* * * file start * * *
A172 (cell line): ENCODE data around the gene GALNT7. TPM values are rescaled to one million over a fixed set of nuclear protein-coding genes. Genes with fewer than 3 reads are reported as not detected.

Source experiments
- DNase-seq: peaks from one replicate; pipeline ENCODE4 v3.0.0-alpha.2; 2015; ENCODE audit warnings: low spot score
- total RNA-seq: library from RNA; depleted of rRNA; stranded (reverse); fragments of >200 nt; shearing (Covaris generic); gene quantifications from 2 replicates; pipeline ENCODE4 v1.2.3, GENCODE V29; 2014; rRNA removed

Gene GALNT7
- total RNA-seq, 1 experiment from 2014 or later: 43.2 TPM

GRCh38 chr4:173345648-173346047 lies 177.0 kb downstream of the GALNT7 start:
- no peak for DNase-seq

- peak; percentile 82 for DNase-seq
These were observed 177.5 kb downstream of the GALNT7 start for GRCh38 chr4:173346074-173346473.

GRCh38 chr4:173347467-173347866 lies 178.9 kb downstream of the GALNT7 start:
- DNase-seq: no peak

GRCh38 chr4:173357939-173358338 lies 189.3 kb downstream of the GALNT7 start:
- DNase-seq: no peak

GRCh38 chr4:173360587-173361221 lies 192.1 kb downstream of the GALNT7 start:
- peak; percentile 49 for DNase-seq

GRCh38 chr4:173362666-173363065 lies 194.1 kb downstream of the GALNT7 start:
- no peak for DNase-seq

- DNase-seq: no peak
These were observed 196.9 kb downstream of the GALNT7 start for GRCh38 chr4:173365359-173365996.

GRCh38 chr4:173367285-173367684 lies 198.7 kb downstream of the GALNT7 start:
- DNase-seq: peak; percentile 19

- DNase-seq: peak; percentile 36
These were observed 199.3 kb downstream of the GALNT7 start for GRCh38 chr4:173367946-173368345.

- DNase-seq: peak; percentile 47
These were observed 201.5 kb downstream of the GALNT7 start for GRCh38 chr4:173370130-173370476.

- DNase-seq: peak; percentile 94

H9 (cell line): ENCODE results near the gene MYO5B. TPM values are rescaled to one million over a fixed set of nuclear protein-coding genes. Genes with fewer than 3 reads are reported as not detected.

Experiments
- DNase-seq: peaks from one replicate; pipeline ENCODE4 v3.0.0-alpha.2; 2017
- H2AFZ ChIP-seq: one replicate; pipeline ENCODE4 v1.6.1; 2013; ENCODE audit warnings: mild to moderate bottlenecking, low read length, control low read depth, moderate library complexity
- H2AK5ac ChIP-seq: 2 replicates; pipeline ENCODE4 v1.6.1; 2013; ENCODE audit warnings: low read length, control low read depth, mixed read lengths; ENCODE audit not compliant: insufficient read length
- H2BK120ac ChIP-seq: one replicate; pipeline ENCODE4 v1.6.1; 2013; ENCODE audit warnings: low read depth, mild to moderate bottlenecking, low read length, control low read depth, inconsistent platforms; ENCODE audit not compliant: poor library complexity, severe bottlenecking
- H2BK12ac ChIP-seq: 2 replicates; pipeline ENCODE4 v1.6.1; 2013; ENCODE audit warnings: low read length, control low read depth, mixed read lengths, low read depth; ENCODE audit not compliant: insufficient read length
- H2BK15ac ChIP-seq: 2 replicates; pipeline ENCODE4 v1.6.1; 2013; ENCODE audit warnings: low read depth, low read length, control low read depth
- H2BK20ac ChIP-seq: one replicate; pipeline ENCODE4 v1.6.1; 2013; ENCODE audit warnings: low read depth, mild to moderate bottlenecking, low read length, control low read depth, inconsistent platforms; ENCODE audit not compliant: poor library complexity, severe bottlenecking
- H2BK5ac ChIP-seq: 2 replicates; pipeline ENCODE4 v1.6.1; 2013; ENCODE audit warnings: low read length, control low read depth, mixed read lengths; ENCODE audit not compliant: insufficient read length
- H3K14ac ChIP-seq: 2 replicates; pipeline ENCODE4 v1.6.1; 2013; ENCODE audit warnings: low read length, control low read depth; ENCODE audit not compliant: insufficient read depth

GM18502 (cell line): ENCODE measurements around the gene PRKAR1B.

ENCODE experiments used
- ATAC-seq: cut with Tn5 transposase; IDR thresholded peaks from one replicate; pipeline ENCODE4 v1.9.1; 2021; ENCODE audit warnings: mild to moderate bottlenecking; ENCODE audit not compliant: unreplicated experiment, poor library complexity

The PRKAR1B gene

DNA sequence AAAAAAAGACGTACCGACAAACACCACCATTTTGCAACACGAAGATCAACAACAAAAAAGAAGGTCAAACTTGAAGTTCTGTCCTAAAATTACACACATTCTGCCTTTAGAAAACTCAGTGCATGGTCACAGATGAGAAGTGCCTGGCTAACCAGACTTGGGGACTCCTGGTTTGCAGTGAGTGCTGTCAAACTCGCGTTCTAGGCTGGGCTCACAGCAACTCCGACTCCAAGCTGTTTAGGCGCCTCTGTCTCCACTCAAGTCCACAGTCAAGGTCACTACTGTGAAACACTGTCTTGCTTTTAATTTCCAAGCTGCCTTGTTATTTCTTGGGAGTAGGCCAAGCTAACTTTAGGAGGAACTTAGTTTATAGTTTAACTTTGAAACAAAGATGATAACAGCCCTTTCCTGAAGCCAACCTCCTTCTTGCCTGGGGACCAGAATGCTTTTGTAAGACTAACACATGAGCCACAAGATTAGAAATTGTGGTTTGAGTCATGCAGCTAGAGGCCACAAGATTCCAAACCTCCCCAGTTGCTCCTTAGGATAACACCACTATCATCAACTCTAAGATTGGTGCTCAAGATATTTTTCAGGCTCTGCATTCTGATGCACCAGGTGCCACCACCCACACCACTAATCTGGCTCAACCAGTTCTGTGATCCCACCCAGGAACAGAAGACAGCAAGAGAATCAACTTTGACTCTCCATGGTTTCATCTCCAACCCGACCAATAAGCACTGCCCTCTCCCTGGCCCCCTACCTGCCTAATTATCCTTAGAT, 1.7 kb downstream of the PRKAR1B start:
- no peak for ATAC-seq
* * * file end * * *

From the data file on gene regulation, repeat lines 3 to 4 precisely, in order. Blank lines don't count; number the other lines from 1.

- DNase-seq: peaks from one replicate; pipeline ENCODE4 v3.0.0-alpha.2; 2015; ENCODE audit warnings: low spot score
- total RNA-seq: library from RNA; depleted of rRNA; stranded (reverse); fragments of >200 nt; shearing (Covaris generic); gene quantifications from 2 replicates; pipeline ENCODE4 v1.2.3, GENCODE V29; 2014; rRNA removed